The research develops systems that bring general practitioners and specialists together to identify and monitor those at risk.
The great challenge to SARS-CoV-2 virus infection is played out on the ground, through the early identification of new infections and the identification of those at greater risk, such as people with confirmed cardiovascular diseases or risk factors, such as hypertension or obesity.
In this sense, more and more systems are being developed that, by combining the power of artificial intelligence with the possibility of transmitting the message, can allow social distancing at home and at the same time the management and monitoring of those at risk. In this sense, telemedicine certainly represents a fundamental tool, which will obviously have to be implemented in the post-pandemic period, in order to reduce the "physical" distance between a general practitioner and specialist and to recognize any distance problems induced by the infection on the heart. In this sense, telemedicine must propose systems able to put the doctor in a position to better manage online diagnostic tests, on the one hand, it must be highly effective.
In this sense, projects and tools are being developed such as Cardio-HART, a device that combines the activity of a device capable of capturing the physiological signals of the heart and, through a diagnostic engine based on artificial intelligence, help the general practitioner in the recognition of possible cardiovascular problems, with a view to combined management of the patient together with the specialist. Thanks to tools such as this one, the ability to diagnose many common cardiac pathologies, from arrhythmias to the evolution of decompensation pictures, normally recognizable even at home, is increased. Once this sort of cardiovascular "screening" has been carried out, the general practitioner can then interface with the cardiologist and define the patient's monitoring and treatment project.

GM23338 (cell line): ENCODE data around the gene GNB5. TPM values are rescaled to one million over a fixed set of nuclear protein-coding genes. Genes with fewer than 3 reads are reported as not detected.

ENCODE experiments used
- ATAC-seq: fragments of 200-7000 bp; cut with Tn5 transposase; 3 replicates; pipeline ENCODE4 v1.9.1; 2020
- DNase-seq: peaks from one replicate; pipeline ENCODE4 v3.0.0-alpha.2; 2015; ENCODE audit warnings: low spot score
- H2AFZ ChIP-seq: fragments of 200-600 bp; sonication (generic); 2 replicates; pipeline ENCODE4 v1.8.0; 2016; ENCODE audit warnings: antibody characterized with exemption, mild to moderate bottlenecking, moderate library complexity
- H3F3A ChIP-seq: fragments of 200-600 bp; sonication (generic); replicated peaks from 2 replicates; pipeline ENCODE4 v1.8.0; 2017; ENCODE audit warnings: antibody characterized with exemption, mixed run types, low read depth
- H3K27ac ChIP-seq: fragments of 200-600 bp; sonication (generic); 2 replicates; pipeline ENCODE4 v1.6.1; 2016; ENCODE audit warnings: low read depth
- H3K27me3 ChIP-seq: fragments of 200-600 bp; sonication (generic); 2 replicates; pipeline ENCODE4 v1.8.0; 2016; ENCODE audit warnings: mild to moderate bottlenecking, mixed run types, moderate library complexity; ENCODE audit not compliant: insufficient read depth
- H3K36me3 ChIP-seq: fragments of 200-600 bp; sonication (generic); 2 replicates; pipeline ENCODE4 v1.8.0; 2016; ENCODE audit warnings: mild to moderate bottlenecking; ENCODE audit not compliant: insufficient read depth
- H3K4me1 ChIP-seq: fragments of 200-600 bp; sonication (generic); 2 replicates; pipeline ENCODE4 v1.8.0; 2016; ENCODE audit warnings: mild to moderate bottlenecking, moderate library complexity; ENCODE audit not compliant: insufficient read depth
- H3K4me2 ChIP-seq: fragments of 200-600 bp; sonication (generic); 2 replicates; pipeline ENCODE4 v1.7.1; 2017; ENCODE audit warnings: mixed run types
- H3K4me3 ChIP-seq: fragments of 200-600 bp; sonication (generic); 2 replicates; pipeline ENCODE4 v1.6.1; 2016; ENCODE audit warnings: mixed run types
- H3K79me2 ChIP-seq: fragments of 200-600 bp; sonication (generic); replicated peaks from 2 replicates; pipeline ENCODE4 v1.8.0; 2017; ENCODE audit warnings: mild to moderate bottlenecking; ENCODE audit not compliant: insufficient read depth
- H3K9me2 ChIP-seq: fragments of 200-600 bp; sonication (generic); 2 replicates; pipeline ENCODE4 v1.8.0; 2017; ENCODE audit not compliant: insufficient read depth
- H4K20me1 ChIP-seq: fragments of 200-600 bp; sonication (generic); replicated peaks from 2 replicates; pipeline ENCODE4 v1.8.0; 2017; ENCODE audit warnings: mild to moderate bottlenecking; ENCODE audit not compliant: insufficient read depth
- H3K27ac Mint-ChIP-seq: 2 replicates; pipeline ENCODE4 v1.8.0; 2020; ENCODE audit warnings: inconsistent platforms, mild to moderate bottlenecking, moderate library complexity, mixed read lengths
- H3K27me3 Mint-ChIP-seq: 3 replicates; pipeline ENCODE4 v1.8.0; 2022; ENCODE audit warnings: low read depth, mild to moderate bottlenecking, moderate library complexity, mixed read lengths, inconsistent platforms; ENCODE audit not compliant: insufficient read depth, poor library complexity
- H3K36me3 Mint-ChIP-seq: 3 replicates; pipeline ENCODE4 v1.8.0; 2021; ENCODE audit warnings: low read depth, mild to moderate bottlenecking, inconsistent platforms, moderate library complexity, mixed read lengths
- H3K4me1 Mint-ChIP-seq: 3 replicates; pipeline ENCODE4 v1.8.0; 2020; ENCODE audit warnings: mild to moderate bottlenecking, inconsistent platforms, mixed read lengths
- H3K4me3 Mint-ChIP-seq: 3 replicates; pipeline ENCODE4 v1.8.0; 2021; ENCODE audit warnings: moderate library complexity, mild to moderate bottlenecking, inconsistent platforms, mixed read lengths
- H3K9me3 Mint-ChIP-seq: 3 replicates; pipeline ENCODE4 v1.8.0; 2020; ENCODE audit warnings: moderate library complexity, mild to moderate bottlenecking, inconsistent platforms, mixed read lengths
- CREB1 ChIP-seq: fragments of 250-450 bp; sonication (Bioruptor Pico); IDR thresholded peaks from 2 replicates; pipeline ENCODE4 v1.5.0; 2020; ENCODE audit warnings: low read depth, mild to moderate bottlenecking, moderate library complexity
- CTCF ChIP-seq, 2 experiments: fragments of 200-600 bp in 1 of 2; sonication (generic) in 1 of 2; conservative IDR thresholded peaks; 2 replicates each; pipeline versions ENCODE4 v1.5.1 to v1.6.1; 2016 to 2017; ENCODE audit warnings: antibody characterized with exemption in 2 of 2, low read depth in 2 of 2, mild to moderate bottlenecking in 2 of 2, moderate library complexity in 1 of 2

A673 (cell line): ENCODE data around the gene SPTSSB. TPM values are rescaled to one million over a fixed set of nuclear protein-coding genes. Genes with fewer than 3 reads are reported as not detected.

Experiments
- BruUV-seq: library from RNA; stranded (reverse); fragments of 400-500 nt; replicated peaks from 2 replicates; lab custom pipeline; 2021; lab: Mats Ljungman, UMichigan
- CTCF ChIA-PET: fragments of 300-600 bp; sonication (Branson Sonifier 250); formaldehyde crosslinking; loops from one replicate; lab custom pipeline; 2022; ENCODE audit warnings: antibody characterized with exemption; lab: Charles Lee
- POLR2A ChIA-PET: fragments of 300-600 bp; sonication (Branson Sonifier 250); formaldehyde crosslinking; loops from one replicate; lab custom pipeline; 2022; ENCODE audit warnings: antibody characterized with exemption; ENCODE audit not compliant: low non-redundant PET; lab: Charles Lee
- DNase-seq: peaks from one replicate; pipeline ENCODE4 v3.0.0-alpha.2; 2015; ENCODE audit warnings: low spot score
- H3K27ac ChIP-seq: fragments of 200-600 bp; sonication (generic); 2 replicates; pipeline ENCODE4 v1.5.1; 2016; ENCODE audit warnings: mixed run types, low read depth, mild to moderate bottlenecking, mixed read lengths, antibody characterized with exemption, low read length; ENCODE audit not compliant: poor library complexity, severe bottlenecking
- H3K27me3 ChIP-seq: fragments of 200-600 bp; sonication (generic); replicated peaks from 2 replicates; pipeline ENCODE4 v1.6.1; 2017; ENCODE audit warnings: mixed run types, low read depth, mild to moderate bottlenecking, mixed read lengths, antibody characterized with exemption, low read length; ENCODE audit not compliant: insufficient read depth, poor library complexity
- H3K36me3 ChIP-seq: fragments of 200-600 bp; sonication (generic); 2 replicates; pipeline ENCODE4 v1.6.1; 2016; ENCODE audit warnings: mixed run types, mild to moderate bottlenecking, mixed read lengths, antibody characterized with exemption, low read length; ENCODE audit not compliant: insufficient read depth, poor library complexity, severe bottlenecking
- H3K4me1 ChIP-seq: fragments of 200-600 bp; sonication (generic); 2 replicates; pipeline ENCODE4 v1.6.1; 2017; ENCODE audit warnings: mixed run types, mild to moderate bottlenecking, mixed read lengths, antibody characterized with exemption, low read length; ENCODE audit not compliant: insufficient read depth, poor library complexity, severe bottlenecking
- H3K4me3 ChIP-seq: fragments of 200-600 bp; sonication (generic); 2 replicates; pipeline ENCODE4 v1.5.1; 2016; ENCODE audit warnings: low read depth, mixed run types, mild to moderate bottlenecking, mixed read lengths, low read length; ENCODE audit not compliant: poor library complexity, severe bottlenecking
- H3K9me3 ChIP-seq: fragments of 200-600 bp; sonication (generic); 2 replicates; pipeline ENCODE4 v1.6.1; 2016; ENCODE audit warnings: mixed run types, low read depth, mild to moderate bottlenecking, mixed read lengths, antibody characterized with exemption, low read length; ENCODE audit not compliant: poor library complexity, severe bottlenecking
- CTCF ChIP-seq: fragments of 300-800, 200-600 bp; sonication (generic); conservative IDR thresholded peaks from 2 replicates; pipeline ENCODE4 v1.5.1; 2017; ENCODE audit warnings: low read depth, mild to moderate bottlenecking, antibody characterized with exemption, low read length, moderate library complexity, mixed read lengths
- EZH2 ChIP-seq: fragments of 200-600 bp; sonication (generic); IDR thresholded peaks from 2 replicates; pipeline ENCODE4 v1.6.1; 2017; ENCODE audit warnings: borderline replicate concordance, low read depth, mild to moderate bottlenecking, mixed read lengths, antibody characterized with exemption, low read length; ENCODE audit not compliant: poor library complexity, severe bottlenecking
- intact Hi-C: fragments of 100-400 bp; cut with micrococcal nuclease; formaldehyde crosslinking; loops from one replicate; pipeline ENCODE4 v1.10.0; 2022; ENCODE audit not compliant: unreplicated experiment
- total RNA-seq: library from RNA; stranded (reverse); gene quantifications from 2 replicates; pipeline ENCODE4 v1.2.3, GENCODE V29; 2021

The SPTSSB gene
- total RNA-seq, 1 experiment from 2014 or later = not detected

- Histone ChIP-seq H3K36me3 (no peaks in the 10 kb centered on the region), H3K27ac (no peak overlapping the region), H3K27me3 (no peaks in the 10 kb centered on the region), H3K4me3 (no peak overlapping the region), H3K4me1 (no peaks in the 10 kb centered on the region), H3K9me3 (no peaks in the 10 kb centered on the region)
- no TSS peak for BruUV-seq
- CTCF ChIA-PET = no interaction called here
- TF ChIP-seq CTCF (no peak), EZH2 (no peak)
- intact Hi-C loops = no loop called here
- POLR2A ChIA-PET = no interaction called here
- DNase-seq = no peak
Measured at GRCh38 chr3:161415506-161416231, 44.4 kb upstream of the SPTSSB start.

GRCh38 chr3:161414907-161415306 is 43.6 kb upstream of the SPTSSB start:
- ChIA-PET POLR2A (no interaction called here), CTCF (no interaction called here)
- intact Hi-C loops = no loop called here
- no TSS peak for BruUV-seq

The virus and the heart
Increased knowledge and pathophysiological mechanisms related to the impact of SARS-CoV-2 infection on the heart and vessels have made it possible to identify what happens when Covid-19. survived.
In addition to the coagulative changes induced by the picture that develops in response to infection, research has shown that there would be direct myocardial damage documented with an increase in cell death markers in 2-3 patients out of 10 and COVID-19 may affect the heart with two different presentations: either with a predominant respiratory involvement with increased markers of myocardial necrosis (i.e. myocardial cell death, similar to that observed after a heart attack) associated with an increase in inflammatory indexes or with the appearance of electrocardiogram abnormalities.
In all cases, although in acute cases there may be pictures that can lead to suspicion of a real heart attack, it is above all after some time that problems are being observed in subjects who have contracted the infection by overcoming it. For this reason, careful monitoring, even at a distance, of those who present specific risk factors as well as those who have had contact with the virus and potential outcomes on the cardiovascular system is one of the main health challenges in this area.
Sportello Cuore Magazine - Italy
Editor: Federico Mereta